Yesterday, in the first of my two-part series on Viktor Orbán’s speech in Kötcse, where Fidesz bigwigs hold a so-called picnic, I concentrated on Viktor Orbán’s ideas about the origins of the refugee crisis. I think we can safely call these ideas fanciful and without foundation. Here I will analyze another theme: the crisis and possible death of liberalism.
A year ago at Tusnádfürdő/Baile Tusnad, Viktor Orbán delivered a speech that caused worldwide consternation. In his speech he rejected democracy as we understand it and championed the cause of “illiberal democracy,” an autocratic form of government in which, although there are free elections, citizens lack civil liberties. The speech created quite a storm and Orbán’s men tried to explain his words away with little success. From there on, he was not too eager to talk about the end of liberal democracy. It seems, however, that his “successes” in his fight against the Islamic invasion have emboldened him and that he is now ready to return to his vision of the new world that will be created as a result of the migration crisis. Viktor Orbán now sees himself as the leader of a new Christian, national era that will follow “the age of liberal blah blah.”
In his view, with the refugee crisis came “the crisis of liberal identity.” What is the connection between the two? I will try to put it more elegantly than Viktor Orbán did. Liberal ideals, among them the right to freedom of movement and universal human rights, brought on this catastrophe, which proves that the continuation of these policies is no longer possible. Right now Europe is rich but weak, which is “the most dangerous combination that can exist.” Liberalism is responsible for Europe’s weakness. And soon enough its riches will be taken away by the less fortunate. If Europe wants to defend itself, it must get rid of its liberal political philosophy.
As things stand now, even conservative politicians are liberals because of the pressure of the media, which is in liberal hands. This liberal tyranny in Europe is so strong that even talking about a turn away from liberalism is dangerous. Only in Hungary can one speak honestly, “where we can sit here and talk about these questions.” Nowhere else in Europe could that happen. One couldn’t call together such a meeting in Germany “because there one cannot say such things.” Even in Poland it would be risky.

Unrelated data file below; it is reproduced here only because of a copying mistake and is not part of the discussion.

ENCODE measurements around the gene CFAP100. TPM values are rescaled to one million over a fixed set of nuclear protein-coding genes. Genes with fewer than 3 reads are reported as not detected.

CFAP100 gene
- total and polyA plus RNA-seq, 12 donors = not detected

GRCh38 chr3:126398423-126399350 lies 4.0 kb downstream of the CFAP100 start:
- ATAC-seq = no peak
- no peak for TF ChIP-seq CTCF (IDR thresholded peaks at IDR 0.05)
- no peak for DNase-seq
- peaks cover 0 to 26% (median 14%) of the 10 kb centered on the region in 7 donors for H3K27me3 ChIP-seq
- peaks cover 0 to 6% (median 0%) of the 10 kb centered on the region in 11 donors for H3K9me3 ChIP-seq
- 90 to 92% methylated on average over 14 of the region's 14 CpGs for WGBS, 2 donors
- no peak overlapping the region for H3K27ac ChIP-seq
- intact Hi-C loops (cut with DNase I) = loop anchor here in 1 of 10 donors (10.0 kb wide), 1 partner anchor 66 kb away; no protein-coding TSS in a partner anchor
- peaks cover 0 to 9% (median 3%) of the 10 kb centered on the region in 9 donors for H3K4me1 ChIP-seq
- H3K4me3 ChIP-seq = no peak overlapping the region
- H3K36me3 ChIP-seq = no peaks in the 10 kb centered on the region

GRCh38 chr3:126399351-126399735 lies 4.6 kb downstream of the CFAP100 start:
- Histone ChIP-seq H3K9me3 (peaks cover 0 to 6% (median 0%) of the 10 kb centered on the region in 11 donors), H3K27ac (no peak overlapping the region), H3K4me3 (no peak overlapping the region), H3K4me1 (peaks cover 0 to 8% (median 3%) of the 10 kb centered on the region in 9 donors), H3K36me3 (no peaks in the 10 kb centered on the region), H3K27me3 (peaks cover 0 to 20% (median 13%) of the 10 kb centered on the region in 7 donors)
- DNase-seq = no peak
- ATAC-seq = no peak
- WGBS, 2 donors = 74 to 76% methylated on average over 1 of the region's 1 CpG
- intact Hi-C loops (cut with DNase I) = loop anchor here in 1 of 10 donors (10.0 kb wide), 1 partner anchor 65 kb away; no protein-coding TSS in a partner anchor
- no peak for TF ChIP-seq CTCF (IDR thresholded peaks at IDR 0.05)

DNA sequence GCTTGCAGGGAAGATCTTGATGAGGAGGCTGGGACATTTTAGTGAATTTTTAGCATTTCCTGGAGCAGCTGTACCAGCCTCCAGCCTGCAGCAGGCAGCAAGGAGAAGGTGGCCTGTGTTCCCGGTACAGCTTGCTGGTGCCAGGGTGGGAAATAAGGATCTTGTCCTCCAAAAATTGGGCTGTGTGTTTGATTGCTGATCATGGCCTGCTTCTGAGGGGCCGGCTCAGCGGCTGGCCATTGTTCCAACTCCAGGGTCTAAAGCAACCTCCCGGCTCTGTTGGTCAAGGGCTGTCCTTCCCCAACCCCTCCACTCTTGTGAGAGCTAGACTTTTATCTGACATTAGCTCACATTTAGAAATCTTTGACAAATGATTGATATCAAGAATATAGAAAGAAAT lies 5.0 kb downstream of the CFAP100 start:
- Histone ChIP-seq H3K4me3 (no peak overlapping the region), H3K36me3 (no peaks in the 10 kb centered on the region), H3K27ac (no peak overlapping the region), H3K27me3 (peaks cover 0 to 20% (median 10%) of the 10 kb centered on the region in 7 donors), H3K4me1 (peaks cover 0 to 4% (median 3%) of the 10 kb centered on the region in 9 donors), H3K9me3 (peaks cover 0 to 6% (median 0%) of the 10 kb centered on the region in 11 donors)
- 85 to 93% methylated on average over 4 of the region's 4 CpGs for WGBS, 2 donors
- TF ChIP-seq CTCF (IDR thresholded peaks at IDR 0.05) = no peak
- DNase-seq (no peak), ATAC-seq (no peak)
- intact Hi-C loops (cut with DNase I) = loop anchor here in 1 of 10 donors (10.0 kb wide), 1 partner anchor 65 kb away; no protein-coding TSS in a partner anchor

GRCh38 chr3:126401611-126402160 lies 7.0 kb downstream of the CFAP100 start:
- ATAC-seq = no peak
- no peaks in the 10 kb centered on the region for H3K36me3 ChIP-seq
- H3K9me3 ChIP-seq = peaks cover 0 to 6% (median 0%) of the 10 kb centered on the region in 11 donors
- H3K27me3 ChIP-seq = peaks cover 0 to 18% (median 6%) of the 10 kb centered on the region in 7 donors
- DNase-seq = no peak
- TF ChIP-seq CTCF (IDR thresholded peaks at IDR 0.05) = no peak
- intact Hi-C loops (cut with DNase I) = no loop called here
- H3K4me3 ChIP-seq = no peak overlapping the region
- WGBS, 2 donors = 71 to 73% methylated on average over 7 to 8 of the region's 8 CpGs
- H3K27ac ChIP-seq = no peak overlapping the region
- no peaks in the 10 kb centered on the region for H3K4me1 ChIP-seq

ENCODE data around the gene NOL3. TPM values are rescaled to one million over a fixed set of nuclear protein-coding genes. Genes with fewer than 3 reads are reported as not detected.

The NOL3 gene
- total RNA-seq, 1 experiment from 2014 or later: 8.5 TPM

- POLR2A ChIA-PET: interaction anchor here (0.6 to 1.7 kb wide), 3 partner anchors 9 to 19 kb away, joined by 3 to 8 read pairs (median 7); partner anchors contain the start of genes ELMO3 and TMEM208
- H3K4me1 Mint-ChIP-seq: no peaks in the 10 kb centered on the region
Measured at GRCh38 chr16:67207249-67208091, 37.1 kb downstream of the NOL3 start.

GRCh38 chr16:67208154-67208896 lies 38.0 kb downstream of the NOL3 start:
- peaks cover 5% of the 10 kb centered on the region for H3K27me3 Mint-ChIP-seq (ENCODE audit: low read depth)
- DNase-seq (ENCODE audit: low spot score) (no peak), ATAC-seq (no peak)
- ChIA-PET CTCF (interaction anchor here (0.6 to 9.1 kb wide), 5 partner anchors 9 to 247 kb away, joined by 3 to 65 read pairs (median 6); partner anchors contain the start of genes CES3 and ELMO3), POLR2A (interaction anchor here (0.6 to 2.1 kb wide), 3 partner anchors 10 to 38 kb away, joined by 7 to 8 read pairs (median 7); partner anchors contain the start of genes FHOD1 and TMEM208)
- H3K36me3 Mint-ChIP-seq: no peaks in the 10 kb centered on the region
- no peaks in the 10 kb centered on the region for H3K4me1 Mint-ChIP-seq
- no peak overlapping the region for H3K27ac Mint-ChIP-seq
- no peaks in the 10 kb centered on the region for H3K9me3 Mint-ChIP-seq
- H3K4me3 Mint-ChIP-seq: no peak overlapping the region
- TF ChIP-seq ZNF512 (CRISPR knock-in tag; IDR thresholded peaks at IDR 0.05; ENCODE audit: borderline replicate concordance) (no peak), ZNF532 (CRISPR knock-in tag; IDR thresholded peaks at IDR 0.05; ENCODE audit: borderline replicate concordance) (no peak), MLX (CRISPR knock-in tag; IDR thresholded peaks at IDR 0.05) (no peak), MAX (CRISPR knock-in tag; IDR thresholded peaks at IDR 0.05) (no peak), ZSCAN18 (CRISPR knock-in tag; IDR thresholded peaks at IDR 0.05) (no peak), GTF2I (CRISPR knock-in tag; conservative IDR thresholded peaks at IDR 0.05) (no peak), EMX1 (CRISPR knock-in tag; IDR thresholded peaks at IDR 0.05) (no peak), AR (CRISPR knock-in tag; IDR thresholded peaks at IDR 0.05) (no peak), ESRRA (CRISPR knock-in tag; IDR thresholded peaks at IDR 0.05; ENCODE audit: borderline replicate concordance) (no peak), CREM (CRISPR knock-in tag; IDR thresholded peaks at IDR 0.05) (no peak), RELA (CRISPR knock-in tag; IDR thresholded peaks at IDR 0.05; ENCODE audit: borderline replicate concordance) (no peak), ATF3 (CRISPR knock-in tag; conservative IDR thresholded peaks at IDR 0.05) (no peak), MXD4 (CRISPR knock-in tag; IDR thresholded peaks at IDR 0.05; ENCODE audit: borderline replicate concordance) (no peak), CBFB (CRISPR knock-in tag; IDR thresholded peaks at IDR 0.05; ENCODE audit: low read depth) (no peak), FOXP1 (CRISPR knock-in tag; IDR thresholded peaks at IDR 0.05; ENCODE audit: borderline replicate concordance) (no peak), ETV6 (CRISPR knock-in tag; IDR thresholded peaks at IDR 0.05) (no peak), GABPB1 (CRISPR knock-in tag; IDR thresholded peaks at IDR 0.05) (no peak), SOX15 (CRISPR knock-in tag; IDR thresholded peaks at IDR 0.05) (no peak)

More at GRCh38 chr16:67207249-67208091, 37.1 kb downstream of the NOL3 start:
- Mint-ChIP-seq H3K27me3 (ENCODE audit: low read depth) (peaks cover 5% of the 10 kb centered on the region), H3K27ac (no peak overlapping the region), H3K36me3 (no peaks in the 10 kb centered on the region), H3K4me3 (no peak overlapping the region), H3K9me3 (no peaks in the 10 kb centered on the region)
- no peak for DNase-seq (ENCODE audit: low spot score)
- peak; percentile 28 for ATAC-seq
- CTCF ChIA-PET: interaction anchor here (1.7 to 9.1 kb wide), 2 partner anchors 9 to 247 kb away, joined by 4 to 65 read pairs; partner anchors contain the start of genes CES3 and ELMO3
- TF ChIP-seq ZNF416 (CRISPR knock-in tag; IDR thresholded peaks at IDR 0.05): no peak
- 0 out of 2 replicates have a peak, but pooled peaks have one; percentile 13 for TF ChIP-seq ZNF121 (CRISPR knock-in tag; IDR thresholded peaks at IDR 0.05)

Liberalism has been undermining the very foundations of European security, and the refugee crisis made the bankruptcy of liberalism crystal clear. Orbán further elaborated on this theme today in his regular Friday morning interview on Magyar Rádió. He called western liberalism “suicidal” and said it will lead to a decline in living standards. Thus, while a year ago he tried to hide his antagonism to liberalism, now Orbán has come out and openly attacked it as the cause of the “migrant invasion.” Obviously, he thinks that foreign public opinion will be more receptive to his anti-liberal talk given the pressures of the refugee crisis.
In the eyes of the United States and its supporters
there is righteousness and there is evil that should be conquered. But at the end, it always turns out that behind it all there is something else: money, oil, raw materials. When they bombed Iraq or for that matter Syria into smithereens their action was anything but beneficial. Yet they demand that the world acknowledge that they are benefactors who stand on the right side. This is the essence of liberal foreign policy.